Frontiers in Molecular Neuroscience
Ligand-gated ion channels couple the free energy of agonist binding to the gating of selective transmembrane ion pores, permitting cells to regulate ion flux in response to external chemical stimuli. However, the stereochemical mechanisms responsible for this coupling remain obscure. In the case of the ionotropic glutamate receptors (iGluRs), the modular nature of receptor subunits has facilitated structural analysis of the N-terminal domain (NTD), and of multiple conformations of the ligand-binding domain (LBD). Recently, the crystallographic structure of an antagonist-bound form of the receptor was determined. However, disulfide trapping of this conformation blocks channel opening, suggesting that channel activation involves additional quaternary packing arrangements. To explore the conformational space available to iGluR channels, we report here a second, clearly distinct domain architecture of homotetrameric, calcium-permeable AMPA receptors, determined by single-particle electron microscopy of untagged and fluorescently tagged constructs in a ligand-free state. It reveals a novel packing of NTD dimers, and a separation of LBD dimers across a central vestibule. In this arrangement, which reconciles diverse functional observations, agonist-induced cleft closure across LBD dimers can be converted into a twisting motion that provides a basis for receptor activation.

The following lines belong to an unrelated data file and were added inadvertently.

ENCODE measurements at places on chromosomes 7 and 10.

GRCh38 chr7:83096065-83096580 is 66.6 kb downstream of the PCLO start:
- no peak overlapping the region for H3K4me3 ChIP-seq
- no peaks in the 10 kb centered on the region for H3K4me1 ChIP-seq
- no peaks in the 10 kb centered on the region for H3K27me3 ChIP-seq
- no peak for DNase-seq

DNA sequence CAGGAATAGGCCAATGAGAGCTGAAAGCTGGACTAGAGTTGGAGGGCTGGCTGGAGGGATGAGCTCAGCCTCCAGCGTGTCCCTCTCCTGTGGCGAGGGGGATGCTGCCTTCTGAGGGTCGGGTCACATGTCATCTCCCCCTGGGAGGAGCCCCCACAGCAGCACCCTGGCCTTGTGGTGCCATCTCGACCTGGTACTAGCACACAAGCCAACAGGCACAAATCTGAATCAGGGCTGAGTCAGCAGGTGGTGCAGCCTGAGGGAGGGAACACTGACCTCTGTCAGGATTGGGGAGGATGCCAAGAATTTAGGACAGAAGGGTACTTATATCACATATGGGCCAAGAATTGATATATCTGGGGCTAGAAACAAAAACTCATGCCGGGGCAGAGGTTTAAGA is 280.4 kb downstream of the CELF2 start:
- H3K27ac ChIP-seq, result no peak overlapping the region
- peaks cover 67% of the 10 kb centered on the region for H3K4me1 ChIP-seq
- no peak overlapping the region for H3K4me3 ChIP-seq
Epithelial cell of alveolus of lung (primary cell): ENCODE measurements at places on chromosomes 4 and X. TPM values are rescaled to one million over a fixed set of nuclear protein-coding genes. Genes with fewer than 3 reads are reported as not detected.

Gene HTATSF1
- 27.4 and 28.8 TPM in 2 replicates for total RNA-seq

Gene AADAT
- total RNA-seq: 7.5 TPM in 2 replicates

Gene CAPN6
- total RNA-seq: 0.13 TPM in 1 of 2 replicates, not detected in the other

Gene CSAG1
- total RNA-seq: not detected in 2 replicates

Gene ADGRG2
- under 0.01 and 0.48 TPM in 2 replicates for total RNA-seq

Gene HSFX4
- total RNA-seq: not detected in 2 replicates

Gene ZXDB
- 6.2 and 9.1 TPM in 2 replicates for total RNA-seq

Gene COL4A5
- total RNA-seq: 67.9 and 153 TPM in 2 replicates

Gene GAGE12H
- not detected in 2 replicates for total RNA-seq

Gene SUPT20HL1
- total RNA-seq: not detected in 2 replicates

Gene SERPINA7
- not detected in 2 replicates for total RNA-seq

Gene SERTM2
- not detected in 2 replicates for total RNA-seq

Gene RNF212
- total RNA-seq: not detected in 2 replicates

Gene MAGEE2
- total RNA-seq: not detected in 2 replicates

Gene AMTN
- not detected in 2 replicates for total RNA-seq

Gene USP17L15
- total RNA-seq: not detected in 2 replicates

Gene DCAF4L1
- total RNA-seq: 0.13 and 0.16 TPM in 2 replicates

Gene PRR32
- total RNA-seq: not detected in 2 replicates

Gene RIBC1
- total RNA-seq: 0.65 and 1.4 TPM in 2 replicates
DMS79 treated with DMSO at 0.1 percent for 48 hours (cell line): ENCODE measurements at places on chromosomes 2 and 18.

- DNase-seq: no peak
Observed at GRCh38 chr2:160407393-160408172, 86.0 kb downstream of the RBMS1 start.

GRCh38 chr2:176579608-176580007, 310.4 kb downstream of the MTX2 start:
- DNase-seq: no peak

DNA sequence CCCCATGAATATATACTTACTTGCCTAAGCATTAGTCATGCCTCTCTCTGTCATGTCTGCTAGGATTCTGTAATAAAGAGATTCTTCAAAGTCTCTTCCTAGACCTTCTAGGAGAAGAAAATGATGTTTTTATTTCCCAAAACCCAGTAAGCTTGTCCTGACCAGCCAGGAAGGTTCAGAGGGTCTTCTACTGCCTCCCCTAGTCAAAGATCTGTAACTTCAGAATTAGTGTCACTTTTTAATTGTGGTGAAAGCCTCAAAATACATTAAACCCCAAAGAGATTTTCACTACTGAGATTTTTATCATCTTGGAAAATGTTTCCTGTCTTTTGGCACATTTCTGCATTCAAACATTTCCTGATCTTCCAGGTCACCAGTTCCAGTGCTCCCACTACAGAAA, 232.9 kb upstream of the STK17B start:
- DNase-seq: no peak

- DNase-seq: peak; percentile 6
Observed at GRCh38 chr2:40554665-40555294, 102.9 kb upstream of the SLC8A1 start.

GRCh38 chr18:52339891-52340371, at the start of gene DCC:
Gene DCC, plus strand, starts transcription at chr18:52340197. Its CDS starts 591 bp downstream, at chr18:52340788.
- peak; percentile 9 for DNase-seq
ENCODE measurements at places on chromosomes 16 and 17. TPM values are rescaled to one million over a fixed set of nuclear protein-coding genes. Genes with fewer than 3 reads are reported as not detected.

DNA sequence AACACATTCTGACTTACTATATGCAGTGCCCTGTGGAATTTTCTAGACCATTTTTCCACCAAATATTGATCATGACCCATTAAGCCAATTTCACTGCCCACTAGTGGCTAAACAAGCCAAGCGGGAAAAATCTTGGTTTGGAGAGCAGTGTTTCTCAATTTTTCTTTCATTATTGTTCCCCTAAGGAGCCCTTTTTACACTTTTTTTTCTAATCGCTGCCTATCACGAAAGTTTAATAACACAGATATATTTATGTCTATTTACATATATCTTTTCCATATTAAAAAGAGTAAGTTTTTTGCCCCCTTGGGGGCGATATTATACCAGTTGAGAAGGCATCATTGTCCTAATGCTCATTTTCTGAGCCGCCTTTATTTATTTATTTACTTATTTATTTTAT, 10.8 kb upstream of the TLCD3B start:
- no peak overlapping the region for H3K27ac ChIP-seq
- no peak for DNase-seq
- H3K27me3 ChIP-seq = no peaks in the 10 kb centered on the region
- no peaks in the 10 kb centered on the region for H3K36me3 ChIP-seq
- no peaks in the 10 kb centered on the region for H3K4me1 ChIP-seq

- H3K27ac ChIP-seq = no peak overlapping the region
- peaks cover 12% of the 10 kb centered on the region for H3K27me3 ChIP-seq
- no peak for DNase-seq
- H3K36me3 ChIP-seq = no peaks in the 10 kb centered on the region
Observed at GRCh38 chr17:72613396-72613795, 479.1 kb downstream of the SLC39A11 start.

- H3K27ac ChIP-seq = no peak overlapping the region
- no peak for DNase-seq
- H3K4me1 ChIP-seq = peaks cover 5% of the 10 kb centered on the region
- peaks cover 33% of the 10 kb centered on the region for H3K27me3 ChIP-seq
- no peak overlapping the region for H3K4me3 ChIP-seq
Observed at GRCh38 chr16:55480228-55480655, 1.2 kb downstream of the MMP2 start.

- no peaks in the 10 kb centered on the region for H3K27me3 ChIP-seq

Midgett, Charles R.; Gill, Avinash; and Madden, Dean R., "Domain Architecture of a Calcium-Permeable AMPA Receptor in a Ligand-Free Conformation" (2012). Open Dartmouth: Peer-reviewed articles by Dartmouth faculty. 864.